Fats Domino’s guitarists taught the young Rebennack some stuff. Meeting the great New Orleans pianist Professor Longhair inspired him to become a professional musician. Rebennack was present when Little Richard cut “Tutti Frutti” at Cosimo Matassa’s J&M Music Shop and Studio on North Rampart street. By the early 1960s, he was playing professionally, doing session work for such local luminaries as Art Neville and Allen Toussaint. Ace Records made him an A&R man at the age of 16.

By this time, Rebennack was also hooked on heroin and subsequently busted for possession. After his release from prison in 1965, he returned to a different world. It was already more difficult to play in mixed groups. “When the civil rights movement heated up, it became more dangerous to travel as part of these package shows,” he remembered. “Before then, we used to travel all over the South with no problem — me, Earl King, Guitar Slim, Chuck Berry, people like that — but then suddenly, we started getting hassled.”

Moreover, New Orleans was trying to clean up its seedy image, and many of its music venues, according to Rebennack, were “buckets of blood joints. It was not a wholesome atmosphere where you could bring your family along. There were gang fights. The security and the police would fire guns into the crowd. … Later [New Orleans District Attorney] Jim Garrison padlocked and shut down the whole music scene.” It was time to go.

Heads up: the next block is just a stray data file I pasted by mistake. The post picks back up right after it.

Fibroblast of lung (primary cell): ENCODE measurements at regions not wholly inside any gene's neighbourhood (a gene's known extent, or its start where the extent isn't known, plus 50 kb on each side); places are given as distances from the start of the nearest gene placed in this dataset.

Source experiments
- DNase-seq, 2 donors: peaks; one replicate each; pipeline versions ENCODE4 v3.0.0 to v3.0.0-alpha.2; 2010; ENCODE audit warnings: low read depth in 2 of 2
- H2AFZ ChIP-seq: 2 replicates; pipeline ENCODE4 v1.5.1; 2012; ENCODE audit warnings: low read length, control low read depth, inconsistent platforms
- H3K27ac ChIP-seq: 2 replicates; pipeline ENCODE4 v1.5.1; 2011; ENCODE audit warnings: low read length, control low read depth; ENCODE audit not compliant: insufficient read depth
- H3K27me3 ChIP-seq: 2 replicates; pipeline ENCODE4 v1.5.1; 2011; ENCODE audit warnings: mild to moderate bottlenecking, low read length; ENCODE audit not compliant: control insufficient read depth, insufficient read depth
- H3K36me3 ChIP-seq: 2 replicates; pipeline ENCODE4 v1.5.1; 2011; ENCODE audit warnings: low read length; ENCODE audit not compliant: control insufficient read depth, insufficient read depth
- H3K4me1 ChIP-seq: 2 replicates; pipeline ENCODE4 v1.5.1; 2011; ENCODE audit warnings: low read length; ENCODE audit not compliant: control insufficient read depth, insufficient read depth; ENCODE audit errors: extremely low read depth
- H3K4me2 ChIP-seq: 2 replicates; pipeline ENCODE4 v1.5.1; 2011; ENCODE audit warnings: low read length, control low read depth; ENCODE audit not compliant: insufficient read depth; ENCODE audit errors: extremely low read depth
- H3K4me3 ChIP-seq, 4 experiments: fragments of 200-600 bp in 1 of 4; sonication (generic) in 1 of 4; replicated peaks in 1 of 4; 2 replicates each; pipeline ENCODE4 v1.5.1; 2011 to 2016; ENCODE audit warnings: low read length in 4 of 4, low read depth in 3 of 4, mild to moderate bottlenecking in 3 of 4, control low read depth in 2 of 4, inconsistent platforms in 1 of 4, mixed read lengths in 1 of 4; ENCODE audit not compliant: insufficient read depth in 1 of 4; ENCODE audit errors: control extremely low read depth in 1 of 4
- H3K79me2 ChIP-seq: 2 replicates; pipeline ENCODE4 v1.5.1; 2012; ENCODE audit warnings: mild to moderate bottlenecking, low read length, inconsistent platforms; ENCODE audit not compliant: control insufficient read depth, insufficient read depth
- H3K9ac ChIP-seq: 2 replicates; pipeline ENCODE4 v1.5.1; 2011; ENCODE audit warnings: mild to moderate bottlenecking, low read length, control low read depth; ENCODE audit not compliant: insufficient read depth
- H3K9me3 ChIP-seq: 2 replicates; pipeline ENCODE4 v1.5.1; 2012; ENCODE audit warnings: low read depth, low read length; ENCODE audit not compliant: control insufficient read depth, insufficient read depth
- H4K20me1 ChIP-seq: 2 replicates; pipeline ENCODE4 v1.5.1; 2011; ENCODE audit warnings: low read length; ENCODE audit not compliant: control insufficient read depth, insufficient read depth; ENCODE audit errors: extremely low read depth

Rebennack moved to Los Angeles, where he was soon playing sessions with Aretha Franklin, Bob Dylan, and Frank Zappa. “They recruited about half of New Orleans one time to go out and do The Sonny and Cher Show,” remembered Rebennack’s friend Coco Robicheaux. “They were all out there doin’ that, and Sonny was always after [Rebennack], ‘Man, I got a state-of-the-art studio, it’s there for you any time you want it. Y’all just lay around here, why don’tcha go do somethin’?”

Rebennack had an idea about a character someone could play, based on Jean Montanet. But he didn’t want to be Dr. John. He wanted his singer friend Ronnie Barron to do it. “I was never fond of front men,” Rebennack told the Smithsonian. “I didn’t want to be one.”

Barron was the reason Rebennack switched from guitar to piano. Years before, at a gig in Jacksonville, Florida, Barron was being pistol-whipped. “Ronnie was just a kid and his mother had told me, ‘You better look out for my son,’” Rebennack remembered. “Oh god, that was all I was thinking about. I tried to stop the guy, I had my hand over the barrel and he shot.”